Never Let Me Down is the seventeenth studio album by David Bowie, released in April 1987 by EMI America. Bowie conceived the album as the foundation for a theatrical world tour, writing and recording most of the songs in Switzerland. He considered the record a return to rock 'n' roll music…
After having spent the the mid-'80s putting on his acting shoes for Absolute Beginners and Labyrinth, Bowie returned to music by grabbing his usual henchmen Carlos Alomar and Carmine Rojas and joining forces with old schoolmate Peter Frampton. NEVER LET ME DOWN found Bowie writing or co-writing everything with the exception of Iggy Pop's "Bang Bang." Songs such as "Day-In Day-Out" and "Time Will Crawl" were perfect Bowie songs that worked opposite ends of the spectrum; the everyday reality of a struggling woman living on the periphery of society versus the ambiguity of time itself.
David Bowie has claimed that Never Let Me Down is one of the worst albums of this career. He has claimed that he went into the studio for this album without really knowing why he was doing it, nor really caring that much about how it turned out. Indeed, the eventual realization that he was simply "going through the motions" on this project caused him to form Tin Machine, keep Tin Machine together much longer than he should have, and refrain from releasing another solo album until 1993's Black Tie White Noise.
On the basis of Tonight, it appears that David Bowie didn't have a clear idea of how to follow the platinum success of Let's Dance. Instead of breaking away from the stylized pop of "Let's Dance" and "China Girl," Bowie delivers another record in the same style. Apart from the single "Blue Jean," none of the material equals the songs on Let's Dance, but it's appealing pop-soul and dance stylings helped make Tonight another platinum success.
Antalio presents his first experience in remixing. Being a great fan of Depeche Mode, the author works with the material carefully and with love. There are no dance beats here - it is some kind of alternative sound of Depeche Mode. Main attention was given to the rhythm section and sound, without changing general structure of the songs. We hope you like this compilation!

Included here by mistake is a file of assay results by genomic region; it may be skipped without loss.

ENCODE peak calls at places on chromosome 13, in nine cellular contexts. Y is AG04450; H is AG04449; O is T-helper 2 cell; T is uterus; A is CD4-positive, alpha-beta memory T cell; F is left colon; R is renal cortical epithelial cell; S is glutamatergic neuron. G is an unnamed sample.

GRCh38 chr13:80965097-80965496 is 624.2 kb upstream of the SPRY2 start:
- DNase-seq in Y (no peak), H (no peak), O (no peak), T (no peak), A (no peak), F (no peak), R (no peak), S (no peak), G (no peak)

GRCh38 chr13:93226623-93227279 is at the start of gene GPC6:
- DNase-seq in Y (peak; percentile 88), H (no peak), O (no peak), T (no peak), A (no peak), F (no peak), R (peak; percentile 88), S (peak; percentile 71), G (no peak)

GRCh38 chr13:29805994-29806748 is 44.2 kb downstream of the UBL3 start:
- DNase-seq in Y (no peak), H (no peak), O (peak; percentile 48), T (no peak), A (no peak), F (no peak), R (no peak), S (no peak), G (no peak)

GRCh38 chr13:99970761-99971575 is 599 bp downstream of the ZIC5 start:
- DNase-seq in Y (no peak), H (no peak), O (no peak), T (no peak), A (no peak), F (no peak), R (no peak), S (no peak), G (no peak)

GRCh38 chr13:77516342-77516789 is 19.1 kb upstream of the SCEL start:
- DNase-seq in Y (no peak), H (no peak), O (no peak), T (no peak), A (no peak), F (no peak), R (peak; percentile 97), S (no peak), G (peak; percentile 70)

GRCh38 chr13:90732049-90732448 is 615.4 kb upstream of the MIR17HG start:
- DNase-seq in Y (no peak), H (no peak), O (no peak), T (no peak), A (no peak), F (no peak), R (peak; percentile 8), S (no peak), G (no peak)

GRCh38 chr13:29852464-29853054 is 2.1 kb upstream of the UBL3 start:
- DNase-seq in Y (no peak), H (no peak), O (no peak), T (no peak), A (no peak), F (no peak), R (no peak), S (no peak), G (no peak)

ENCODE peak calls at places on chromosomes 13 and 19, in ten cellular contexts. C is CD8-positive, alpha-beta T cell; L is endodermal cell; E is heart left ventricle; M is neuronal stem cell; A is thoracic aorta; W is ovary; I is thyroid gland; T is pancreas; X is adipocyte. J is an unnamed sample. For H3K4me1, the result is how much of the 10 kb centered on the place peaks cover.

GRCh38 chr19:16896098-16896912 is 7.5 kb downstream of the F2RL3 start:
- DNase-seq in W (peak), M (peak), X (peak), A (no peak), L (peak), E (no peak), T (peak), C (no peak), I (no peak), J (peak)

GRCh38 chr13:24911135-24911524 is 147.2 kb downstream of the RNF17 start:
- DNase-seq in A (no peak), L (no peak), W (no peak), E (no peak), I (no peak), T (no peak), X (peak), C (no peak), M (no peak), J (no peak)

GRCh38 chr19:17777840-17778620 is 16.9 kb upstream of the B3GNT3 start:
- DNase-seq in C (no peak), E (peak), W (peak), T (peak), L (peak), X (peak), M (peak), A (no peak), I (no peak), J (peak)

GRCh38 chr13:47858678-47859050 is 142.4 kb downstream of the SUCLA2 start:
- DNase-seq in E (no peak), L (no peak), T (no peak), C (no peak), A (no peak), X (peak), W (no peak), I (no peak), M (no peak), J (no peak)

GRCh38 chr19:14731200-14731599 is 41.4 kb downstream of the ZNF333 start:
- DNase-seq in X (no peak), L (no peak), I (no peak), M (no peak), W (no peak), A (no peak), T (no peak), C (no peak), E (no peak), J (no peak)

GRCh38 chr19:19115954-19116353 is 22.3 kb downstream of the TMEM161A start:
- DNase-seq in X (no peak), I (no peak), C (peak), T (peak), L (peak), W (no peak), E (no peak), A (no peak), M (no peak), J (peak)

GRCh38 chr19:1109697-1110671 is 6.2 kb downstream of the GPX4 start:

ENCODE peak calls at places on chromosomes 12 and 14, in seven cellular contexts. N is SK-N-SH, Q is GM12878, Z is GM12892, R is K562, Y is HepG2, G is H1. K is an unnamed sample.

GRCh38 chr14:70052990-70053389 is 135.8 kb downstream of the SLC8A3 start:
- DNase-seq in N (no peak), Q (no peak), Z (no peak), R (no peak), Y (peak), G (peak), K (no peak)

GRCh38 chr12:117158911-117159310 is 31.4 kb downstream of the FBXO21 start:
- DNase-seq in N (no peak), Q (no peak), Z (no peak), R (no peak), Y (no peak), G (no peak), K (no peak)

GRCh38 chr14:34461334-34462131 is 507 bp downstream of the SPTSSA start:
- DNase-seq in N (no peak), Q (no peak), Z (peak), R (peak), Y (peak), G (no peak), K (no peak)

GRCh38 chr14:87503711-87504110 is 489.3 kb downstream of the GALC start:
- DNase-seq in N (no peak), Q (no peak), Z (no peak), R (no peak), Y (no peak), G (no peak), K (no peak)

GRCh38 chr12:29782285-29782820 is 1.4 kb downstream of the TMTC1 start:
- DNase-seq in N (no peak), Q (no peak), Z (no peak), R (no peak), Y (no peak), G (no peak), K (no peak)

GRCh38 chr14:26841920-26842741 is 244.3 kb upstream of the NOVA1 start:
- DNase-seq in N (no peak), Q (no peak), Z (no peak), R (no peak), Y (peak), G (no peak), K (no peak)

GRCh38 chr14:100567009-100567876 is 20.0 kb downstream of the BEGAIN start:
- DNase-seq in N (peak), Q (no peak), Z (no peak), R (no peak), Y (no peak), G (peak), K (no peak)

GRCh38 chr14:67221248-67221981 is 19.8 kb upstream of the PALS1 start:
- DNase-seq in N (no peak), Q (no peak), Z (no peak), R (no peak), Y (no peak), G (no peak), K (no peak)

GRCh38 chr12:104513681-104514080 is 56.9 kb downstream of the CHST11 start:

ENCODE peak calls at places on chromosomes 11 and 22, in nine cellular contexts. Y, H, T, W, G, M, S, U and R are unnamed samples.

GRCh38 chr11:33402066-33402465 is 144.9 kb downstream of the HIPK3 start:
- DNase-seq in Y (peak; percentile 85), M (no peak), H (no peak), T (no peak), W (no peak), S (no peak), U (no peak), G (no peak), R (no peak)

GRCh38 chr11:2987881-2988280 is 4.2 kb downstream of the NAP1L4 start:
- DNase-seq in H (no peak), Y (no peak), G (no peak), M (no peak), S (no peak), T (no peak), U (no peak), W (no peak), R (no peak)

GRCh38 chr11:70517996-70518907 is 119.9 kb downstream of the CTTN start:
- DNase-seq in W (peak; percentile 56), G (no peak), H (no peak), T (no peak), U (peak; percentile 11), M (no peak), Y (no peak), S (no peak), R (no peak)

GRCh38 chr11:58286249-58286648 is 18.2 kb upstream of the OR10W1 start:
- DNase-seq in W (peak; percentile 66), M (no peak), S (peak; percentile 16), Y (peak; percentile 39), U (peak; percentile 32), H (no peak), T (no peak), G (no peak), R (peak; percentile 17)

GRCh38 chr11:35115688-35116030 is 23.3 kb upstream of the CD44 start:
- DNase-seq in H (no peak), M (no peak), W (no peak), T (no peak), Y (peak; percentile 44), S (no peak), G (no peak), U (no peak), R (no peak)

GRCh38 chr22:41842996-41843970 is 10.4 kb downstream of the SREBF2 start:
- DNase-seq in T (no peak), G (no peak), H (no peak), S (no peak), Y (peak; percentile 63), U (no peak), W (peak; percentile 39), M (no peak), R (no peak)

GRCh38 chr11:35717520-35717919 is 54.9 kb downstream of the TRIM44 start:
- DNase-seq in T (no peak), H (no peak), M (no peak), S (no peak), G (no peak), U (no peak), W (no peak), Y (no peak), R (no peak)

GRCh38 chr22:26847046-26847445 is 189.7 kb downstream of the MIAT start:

Originally released as a home video in 2004, David Bowie's A Reality Tour saw a two-CD audio release slated for January 2010, with three previously unreleased bonus tracks – "Fall Dogs Bombs the Moon," "Breaking Glass," "China Girl" – adding value for those hardcore fans who already own this concert as a DVD. In either the video or audio incarnation, this show, from November 2003 in Dublin, Ireland, is an entertaining and open-hearted set, finding Bowie running through a generous selection of oldies – both hits and album tracks, including songs written by Bowie, like "All the Young Dudes" and "Sister Midnight" – and new songs that hold up well next to the classics.
Black Tie White Noise was the beginning of David Bowie's return from the wilderness of post-Let's Dance, the first indication that he was regaining his creative spark. To say as much suggests that it's a bit of a lost classic, when it's rather a sporadically intriguing transitional album, finding Bowie balancing the commercial dance-rock of Let's Dance with artier inclinations from his Berlin period, all the while trying to draw on the past by working with former Spider from Mars guitarist Mick Ronson, collaborating with Let's Dance producer Nile Rodgers, and even covering inspiration Scott Walker's "Nite Flights."
The set list includes tracks spanning Bowie's 30 plus years in the music business, from The Man Who Sold the World (1970) all the way to Reality (2003), along with collaborations such as "Sister Midnight" (with Iggy Pop) and "Under Pressure" (with Queen). There is a bit more focus, however, on tracks from the albums released since the Earthling World Tour in 1997, Heathen (2002), and Reality, whose tracks constitute 10 of the 30 songs performed.
In 1987, David Bowie was a superstar - pop icon and movie star. The CD's are the recording of the Montreal concert at the Olympic Stadium on August 30th, 1987. This is a fantastic concert - it is more of a spectacle than any that I have seen before from David Bowie. A combination of the era that it was performed in which is shown in the outfits and style of dancing etc. We have found it to be a thoroughly entertaining show which covers alot of his best songs. Nice bonus…the 'special edition' comes with an AUDIO cd of the concert from a different date…so you get varying versions of the songs (and some songs not in the concert film, tho the 'charlie sexton' and 'iggy pop and the stooges' numbers are not on the cd) Going to upload the dvd later.